?

Log in

No account? Create an account
bear by san

March 2017

S M T W T F S
   1234
567891011
12131415161718
19202122232425
262728293031 

Tags

Powered by LiveJournal.com
bear by san

Kat's still being smart about plot.

I think she's right, in that in some respect, it's again the attempt to categorize that breaks down. Because we have these categorizing brainses, and they don't necessarily do us any good once we get past a certain point in the real world, because the categories are always arbitrary.

It's when we forget that our categories are a convenience and start treating them as natural law that we get into trouble.

Lately, I seem to be moving into a place where I'm less interested in talking about writing, because it becomes more and more plain to me that the ultimate answer to everything is 'it depends. Can you make it work?'

On the one hand, I realize that for many writers (myself included) there's a lot of value to be had in obsessively intellectualizing things and understanding how they work. But on the other hand, at some point, it has to become reflex. Because writing is too hard to do consciously.

I'm also very tired of dealing with people who fetishize for or against some aspect of craft--no present tense! always use first person! no adverbs ever!--which seems to me like an artist who intentionally limits his palette, or who can't abide a fan brush.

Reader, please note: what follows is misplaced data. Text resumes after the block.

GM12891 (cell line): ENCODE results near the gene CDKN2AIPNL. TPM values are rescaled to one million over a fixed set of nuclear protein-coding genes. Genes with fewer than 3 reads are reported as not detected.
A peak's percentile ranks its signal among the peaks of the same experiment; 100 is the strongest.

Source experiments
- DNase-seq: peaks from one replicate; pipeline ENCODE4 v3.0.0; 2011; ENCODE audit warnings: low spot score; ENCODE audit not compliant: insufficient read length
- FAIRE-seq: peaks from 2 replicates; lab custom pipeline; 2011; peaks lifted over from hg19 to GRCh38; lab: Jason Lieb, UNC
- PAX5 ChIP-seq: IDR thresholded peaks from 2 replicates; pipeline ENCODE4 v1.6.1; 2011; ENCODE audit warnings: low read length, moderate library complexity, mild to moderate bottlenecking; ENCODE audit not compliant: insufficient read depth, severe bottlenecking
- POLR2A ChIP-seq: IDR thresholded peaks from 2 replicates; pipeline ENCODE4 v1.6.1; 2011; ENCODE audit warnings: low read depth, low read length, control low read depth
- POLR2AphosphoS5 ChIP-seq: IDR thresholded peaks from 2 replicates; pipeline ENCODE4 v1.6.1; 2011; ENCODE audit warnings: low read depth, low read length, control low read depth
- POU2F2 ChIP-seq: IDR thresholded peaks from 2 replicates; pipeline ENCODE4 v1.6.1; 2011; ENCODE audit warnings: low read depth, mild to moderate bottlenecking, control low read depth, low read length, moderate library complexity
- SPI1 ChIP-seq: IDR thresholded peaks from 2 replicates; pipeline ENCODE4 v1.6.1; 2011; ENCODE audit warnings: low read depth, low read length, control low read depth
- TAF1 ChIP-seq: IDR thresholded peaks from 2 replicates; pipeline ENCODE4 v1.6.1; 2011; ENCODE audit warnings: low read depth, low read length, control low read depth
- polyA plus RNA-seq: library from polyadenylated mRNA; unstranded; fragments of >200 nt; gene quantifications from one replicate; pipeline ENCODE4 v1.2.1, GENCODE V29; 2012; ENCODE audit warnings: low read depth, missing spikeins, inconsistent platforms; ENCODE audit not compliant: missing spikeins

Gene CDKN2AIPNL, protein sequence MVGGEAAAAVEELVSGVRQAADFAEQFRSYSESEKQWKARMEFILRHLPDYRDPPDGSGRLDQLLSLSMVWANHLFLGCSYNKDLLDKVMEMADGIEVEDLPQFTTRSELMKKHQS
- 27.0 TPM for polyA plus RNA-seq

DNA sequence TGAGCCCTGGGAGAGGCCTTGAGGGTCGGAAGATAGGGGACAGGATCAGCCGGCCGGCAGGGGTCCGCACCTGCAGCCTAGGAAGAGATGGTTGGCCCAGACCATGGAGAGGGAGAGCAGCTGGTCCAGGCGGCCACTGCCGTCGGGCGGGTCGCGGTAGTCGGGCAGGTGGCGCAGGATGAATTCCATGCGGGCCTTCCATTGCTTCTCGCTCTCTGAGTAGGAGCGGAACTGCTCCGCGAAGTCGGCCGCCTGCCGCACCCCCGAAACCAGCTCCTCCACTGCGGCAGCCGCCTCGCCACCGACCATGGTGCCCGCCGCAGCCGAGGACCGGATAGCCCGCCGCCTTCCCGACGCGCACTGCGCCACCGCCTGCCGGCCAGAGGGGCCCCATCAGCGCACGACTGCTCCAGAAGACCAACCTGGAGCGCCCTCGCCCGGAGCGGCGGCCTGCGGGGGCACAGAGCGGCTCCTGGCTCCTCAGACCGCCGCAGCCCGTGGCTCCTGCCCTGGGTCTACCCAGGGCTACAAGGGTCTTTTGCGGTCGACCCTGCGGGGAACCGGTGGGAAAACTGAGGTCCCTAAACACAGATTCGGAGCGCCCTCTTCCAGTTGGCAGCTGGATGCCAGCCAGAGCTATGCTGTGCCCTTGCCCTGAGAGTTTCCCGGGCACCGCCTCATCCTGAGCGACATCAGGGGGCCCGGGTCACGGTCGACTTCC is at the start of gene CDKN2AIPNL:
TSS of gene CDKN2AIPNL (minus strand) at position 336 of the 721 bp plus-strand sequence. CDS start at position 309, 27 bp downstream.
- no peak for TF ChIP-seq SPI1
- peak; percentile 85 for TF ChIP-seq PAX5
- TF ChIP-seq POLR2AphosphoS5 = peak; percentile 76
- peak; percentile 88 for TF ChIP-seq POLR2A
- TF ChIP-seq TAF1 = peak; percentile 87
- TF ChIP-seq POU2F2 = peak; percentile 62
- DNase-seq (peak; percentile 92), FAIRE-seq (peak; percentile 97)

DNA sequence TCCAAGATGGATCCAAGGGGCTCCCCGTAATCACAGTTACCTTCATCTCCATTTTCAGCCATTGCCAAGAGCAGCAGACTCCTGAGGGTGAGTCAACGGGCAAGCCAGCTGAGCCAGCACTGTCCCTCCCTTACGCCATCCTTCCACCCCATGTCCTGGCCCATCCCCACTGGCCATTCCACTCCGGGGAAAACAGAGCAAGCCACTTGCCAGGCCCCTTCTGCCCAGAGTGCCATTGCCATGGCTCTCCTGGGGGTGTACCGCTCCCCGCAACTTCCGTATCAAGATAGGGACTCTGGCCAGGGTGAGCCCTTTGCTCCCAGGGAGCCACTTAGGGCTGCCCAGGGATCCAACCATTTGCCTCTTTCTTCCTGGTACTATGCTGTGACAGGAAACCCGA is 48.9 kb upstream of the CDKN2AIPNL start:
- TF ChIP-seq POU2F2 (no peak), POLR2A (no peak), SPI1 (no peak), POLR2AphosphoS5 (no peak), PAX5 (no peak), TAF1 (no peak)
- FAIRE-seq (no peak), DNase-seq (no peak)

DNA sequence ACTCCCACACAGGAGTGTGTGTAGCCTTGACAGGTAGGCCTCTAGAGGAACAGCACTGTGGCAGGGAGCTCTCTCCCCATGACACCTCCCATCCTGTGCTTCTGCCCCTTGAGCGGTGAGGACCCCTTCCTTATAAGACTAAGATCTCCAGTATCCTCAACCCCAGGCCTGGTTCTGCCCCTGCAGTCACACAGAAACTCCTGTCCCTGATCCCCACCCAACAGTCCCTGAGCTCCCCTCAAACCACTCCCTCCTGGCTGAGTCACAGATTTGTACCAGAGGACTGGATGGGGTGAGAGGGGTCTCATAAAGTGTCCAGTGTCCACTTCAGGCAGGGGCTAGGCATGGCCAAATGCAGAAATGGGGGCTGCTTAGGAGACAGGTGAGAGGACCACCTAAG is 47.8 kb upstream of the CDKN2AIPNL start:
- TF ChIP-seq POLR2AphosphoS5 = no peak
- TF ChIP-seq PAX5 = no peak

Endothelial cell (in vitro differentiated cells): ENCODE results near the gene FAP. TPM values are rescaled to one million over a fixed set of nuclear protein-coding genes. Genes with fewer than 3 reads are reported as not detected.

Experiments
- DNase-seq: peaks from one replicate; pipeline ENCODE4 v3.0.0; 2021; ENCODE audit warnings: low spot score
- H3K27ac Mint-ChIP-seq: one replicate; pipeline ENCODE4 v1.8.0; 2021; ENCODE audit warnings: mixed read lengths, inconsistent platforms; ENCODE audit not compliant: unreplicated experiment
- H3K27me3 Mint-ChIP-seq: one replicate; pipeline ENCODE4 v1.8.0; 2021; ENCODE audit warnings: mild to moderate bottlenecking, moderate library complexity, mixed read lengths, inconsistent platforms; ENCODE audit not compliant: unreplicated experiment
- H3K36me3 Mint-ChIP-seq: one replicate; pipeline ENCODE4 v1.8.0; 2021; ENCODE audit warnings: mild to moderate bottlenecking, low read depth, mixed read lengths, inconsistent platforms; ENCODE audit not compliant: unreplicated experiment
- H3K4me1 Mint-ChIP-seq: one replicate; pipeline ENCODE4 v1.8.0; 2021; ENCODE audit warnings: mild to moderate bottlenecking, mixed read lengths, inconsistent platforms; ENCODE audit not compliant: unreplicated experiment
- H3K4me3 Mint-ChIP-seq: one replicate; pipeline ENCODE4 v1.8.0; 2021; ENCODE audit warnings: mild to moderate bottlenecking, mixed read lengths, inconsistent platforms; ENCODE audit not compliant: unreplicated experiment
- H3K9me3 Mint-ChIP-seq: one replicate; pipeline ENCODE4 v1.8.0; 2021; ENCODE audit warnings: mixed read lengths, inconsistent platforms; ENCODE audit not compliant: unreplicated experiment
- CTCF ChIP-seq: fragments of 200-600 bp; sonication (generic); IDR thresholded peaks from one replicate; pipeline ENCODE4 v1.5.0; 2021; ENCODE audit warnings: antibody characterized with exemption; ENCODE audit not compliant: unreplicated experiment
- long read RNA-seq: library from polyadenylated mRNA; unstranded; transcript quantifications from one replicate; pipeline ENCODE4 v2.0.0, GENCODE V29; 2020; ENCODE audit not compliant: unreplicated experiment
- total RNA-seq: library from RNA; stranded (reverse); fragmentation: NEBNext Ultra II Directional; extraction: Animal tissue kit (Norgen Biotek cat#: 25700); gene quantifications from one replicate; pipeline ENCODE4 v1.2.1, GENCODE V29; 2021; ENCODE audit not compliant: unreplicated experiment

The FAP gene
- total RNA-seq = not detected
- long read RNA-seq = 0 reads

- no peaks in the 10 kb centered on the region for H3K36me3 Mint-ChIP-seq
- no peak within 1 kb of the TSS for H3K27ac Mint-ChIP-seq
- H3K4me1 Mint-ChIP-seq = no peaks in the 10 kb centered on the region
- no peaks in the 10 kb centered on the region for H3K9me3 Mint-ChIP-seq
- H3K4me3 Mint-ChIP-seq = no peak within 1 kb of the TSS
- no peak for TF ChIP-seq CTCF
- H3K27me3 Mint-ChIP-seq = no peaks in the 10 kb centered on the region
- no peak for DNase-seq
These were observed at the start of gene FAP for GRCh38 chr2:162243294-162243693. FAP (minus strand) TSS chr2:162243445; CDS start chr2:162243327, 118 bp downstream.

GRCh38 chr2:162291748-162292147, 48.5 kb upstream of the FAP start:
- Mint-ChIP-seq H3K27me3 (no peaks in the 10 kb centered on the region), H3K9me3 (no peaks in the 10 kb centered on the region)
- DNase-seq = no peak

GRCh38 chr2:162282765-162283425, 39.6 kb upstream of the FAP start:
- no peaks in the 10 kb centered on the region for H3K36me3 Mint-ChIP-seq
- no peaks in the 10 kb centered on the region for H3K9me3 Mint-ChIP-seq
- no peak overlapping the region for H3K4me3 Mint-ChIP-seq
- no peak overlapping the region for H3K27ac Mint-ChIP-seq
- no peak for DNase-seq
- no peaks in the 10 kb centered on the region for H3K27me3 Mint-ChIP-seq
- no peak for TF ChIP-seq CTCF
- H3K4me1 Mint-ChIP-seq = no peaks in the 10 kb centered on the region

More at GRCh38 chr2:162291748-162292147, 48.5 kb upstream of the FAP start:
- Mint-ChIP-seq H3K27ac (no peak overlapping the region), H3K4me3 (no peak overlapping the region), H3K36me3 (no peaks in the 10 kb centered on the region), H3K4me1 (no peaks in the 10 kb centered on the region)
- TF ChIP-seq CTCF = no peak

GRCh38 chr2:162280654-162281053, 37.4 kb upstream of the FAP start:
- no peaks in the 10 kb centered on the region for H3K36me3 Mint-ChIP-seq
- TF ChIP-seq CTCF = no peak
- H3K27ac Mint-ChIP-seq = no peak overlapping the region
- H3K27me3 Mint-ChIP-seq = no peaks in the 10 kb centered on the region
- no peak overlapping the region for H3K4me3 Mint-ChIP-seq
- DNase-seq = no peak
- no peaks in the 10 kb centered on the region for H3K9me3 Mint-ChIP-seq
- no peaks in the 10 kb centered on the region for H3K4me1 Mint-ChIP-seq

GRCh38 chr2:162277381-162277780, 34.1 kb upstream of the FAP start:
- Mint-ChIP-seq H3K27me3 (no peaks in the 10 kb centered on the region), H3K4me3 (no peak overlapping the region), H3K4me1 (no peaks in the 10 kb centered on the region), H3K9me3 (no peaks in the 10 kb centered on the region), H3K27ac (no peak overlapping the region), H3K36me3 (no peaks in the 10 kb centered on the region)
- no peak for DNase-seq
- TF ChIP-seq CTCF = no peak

I mean, I have a few fetishes of my own. But I try to keep track of the fact that they are fetishes, and not for everybody.

Comments

I agree with you. Everyone's voice is different. The main reason to talk about writing, I think, is to get ideas from other people. Especially people who are wrestling with problems that never occured to me. Or people who have found something that works for a problem I'm having.

The only way to become an expert is to encounter and overcome difficulty. Heh. I like to talk about the things I'm doing and thinking about. A limited audience means people get tired of me thinking out loud about writing anyway. =)
yah to all of that--sometimes one must talk, and sometimes one must do.
I'm also very tired of dealing with people who fetishize for or against some aspect of craft--no present tense! always use first person! no adverbs ever!--which seems to me like an artist who intentionally limits his palette, or who can't abide a fan brush.

Amen. It's a "can't-see-the-forest-for-the-trees" habit. Although it makes me more rebellious than tired. Tch. Bad Kelly, no cookie. *g*
I go through phases where I do and don't want to discuss/analyze the craft of writing. At the moment, it's at the point where I've gaifiated from one workshop, because overintellectualizing was getting in the way of writing.

For all arts, there are conventions and rules of thumb and good advice. There are no rules.

---L.
The analyzing side of writing seems to me to be a lot like learning new movements: at first one has to concentrate on where each foot must be, where the hands, what is the rhythm, what moves where when, but at some point it all locks together, the body knows what to do, the mind cuts free and listens to the music. And one can dance.

And, later, one becomes restless, and wants to learn a new dance, and the process begins yet again, but maybe a bit easier to assimilate each step.
Yes, I think so.